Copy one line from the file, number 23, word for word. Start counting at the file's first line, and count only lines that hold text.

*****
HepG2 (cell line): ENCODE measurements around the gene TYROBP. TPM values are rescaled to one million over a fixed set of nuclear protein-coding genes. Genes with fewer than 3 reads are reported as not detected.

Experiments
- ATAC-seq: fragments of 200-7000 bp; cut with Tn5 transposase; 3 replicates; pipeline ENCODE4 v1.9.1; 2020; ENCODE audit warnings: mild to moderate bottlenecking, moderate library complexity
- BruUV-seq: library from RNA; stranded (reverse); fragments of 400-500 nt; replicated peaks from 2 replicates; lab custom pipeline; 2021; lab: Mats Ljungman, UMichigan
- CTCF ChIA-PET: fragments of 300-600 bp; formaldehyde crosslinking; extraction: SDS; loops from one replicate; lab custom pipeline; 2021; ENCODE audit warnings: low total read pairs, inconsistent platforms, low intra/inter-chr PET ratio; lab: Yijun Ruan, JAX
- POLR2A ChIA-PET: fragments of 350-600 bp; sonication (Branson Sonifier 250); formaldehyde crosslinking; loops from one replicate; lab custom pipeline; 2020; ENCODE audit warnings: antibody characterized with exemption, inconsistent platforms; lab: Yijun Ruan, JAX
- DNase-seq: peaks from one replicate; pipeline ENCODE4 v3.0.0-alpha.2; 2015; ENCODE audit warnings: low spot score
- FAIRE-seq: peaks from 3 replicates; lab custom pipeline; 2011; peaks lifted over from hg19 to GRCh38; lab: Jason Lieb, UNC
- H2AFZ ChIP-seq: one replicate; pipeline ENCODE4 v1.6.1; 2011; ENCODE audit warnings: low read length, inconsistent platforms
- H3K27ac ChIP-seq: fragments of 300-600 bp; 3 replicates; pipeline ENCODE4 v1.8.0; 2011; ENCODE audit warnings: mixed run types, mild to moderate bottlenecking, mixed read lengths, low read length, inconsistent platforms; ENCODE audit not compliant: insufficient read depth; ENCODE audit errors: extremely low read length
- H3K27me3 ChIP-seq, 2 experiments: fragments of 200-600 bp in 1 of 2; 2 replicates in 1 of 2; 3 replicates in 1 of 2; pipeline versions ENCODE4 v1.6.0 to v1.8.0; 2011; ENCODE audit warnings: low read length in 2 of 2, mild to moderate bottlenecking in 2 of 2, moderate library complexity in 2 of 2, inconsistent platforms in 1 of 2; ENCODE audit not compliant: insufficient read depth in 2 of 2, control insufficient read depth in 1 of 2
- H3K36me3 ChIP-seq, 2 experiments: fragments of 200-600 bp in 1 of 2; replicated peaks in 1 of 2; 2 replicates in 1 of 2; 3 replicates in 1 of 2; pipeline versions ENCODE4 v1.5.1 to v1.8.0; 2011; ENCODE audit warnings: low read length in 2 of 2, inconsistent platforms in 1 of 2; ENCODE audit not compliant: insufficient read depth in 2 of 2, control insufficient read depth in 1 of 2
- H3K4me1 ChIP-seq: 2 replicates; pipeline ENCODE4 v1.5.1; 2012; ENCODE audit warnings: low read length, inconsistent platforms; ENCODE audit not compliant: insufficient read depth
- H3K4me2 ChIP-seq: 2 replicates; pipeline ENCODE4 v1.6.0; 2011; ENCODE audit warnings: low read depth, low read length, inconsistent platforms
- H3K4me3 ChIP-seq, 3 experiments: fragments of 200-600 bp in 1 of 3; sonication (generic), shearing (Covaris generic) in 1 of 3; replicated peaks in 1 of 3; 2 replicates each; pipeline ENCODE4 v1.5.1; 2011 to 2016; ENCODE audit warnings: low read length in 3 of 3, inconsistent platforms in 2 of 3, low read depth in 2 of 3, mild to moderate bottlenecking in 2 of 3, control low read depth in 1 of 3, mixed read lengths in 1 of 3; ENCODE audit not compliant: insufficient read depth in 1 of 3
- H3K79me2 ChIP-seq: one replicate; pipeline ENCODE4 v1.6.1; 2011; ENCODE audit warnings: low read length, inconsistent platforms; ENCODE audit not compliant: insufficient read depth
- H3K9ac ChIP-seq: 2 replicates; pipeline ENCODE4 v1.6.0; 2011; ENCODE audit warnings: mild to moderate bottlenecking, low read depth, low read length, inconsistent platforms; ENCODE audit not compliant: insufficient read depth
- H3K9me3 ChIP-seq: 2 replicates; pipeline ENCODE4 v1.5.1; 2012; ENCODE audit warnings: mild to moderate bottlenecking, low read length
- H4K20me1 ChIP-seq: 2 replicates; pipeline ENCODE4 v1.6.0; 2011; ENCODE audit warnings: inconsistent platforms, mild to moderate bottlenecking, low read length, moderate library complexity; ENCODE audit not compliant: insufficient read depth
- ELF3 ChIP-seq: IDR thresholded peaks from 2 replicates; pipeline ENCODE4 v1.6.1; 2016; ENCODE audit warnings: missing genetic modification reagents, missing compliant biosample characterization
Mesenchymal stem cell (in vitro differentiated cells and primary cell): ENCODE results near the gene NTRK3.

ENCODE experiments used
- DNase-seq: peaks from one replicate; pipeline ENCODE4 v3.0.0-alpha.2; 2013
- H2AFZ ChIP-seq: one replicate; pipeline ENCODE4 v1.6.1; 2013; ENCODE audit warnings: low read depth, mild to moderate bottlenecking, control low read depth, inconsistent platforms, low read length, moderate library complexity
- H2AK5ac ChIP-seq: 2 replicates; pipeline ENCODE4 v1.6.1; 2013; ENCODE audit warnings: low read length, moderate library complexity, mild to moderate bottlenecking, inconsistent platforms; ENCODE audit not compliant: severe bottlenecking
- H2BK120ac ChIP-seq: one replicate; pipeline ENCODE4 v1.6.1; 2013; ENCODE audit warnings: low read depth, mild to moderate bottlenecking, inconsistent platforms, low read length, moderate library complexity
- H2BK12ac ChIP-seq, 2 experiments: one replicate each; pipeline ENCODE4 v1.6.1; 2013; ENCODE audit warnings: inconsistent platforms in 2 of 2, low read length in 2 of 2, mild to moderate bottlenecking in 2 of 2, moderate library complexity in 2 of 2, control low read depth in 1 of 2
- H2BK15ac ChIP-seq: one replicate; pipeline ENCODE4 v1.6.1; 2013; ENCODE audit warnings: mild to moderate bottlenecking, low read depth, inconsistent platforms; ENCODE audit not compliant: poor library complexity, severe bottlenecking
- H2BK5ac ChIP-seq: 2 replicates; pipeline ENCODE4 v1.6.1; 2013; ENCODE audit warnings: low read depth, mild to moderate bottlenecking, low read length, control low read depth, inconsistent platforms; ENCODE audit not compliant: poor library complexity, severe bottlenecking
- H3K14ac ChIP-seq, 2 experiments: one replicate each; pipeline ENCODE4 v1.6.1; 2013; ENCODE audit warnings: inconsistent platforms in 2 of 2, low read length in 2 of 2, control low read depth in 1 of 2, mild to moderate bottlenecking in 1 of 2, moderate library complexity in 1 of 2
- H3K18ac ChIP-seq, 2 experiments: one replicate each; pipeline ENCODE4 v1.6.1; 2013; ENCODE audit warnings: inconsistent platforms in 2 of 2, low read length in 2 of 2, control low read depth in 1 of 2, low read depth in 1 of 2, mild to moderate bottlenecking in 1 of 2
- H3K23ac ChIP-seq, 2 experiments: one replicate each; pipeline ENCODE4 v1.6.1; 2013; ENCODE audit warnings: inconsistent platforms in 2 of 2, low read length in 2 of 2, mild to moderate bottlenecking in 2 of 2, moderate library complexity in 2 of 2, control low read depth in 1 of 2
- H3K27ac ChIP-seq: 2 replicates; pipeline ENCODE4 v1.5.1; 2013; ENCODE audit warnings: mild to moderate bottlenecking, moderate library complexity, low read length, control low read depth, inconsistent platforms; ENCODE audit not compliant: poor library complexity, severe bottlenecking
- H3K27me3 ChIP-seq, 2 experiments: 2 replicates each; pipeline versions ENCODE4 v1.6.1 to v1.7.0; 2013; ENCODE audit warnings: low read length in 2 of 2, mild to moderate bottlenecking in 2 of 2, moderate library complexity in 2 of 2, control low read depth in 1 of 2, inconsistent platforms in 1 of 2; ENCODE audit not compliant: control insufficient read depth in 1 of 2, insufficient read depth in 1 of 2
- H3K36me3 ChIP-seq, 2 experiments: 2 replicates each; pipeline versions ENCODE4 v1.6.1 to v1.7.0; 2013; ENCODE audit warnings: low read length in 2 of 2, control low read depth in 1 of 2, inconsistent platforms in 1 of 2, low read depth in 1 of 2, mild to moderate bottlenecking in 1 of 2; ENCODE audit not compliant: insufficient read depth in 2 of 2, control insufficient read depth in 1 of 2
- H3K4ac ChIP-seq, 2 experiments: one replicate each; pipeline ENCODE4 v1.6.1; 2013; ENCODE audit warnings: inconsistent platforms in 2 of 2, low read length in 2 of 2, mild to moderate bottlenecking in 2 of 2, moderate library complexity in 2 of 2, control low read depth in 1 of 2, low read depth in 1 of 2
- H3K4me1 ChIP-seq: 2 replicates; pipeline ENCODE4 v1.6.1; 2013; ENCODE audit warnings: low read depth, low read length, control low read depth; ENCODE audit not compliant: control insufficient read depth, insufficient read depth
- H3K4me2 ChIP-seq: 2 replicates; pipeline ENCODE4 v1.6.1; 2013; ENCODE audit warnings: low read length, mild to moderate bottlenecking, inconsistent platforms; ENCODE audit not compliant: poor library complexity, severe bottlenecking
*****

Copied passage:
- DNase-seq: peaks from one replicate; pipeline ENCODE4 v3.0.0-alpha.2; 2013